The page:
Zavian is a sports law professor at George Washington University. She had worked at the NFL Players Association and helped athletes from skateboarders to softball players band together and form member organizations. So it didn’t take long before she started brainstorming about what was possible with breaking, an acrobatic urban dance style long associated with oversized boomboxes, hip-hop music, athletic spinning, whirling and freezing.
“I just thought: ‘My kid loves it. I work in sports. I’ve created associations. Why not? This is what I do,’ ” Zavian said.
That was a full decade ago. The result was the United Breakin’ Association (UBA), an early step in organizing a sprawling, disorganized collection of young dancers, known as b-boys and b-girls, many of whom had no interest in formalizing and codifying their preferred form of self-expression. They were part of an anti-establishment counterculture that feared being co-opted by people who didn’t understand the dance or its dizzying band of denizens.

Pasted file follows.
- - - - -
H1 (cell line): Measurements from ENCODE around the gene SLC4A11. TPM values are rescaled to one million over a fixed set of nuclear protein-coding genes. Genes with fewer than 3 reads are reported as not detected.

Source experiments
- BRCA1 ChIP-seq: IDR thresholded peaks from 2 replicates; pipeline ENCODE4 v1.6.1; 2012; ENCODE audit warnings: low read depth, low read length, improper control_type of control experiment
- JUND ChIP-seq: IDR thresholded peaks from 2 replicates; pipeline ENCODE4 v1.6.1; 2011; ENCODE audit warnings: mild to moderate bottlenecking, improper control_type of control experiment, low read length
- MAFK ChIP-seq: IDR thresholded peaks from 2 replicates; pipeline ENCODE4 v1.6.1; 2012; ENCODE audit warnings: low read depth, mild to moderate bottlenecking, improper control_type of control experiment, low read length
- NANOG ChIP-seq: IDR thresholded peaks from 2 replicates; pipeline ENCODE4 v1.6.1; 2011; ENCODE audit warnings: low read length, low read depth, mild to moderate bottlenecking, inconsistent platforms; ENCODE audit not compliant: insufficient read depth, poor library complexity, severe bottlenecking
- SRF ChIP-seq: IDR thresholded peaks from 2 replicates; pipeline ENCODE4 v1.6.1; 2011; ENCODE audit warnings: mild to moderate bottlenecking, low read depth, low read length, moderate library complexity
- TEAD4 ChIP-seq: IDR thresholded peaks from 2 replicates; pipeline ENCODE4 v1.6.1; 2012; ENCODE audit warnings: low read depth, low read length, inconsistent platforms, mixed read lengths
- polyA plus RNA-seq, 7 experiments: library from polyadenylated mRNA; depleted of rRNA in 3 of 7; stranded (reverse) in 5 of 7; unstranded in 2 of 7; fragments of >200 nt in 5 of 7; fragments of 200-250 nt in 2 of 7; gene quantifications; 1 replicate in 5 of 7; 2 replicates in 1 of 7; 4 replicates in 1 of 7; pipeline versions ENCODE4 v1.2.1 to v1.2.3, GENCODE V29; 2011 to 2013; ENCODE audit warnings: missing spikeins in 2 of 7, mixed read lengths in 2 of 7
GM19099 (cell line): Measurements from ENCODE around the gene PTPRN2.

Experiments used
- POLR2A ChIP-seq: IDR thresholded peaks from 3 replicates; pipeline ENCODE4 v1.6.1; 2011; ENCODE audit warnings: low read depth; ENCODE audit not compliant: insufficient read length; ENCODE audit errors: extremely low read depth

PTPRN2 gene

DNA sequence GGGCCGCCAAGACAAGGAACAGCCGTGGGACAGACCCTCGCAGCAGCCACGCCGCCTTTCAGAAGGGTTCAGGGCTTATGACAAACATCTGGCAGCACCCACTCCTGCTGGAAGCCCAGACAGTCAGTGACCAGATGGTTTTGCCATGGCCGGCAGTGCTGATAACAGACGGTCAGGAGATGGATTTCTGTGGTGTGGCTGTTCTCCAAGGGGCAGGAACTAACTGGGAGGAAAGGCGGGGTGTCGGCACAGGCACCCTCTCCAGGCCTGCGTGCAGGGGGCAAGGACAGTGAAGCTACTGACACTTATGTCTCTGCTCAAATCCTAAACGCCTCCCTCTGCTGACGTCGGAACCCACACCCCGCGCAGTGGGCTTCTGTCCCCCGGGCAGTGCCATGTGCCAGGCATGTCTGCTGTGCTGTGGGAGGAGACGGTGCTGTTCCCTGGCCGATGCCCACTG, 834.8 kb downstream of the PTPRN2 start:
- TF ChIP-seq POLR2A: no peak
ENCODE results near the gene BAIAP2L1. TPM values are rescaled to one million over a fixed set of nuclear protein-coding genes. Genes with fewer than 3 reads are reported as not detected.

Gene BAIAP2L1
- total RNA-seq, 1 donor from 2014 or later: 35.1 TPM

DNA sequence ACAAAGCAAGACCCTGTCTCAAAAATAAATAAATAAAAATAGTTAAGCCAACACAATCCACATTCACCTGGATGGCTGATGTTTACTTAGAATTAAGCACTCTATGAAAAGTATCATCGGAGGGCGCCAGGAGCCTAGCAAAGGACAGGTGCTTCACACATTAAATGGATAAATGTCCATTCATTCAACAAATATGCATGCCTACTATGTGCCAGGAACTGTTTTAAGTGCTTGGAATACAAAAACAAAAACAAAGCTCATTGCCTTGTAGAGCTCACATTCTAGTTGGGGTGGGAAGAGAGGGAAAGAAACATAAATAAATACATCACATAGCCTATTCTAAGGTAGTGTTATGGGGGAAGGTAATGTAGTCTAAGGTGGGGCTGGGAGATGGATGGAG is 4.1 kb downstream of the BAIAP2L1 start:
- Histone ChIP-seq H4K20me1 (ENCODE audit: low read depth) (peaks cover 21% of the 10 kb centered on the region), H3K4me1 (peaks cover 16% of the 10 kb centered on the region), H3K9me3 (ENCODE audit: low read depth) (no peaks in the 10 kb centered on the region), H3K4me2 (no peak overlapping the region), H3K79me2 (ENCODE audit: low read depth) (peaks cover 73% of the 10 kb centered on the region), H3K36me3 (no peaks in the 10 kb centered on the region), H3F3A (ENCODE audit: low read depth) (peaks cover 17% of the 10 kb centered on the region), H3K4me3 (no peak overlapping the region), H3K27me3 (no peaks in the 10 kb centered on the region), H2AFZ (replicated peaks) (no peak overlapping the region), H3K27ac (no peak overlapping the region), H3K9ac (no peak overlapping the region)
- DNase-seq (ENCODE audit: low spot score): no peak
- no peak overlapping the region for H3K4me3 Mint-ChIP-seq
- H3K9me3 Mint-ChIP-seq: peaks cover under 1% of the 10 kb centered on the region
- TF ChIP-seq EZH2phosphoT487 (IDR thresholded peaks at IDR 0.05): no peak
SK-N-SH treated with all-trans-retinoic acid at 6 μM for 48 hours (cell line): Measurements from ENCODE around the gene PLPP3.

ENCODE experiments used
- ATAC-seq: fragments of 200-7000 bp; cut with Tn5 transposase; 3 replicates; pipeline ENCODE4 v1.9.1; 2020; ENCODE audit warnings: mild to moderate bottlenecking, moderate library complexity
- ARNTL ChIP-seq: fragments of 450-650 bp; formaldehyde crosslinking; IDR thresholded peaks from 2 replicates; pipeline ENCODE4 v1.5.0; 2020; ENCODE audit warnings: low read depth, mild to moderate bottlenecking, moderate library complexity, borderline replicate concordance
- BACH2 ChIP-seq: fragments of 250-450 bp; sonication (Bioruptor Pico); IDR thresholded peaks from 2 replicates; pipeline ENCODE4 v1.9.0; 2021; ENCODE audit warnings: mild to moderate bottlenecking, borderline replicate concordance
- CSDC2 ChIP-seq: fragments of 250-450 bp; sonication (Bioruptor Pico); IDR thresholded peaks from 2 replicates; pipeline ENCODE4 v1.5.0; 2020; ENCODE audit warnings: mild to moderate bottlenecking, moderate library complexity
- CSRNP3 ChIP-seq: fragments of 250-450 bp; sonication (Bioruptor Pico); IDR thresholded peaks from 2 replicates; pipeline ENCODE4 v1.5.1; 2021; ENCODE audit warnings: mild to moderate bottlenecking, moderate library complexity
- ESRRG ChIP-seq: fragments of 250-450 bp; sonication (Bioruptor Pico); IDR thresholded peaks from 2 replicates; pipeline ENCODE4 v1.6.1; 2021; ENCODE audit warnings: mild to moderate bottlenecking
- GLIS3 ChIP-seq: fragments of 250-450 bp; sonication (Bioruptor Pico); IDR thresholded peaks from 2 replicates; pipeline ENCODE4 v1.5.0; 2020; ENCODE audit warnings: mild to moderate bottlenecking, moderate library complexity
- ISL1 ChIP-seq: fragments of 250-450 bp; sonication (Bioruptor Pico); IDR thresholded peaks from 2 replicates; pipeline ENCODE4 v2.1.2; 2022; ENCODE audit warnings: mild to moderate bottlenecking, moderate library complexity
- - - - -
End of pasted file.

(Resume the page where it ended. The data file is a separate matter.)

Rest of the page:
The story of breaking’s meteoric rise to the Olympic stage — it’s set to make its debut at the Paris Summer Games in 2024 — involved an unlikely and reluctant partnership between street-savvy breakers and traditional ballroom dancers, an evolution of an urban art form into a competitive endeavor and a lightning-fast education campaign to sell Olympic officials and a curious sporting public that breakers are very much athletes.
“Most of us knew that this could be big one day. We just didn’t really know how it would happen,” said veteran b-boy Moises Rivas, who dances under the name “Moy.” “But it has always had a path. We just had to deal with the misconceptions, negative connotations and people who didn’t always want to give it the credibility it deserves.”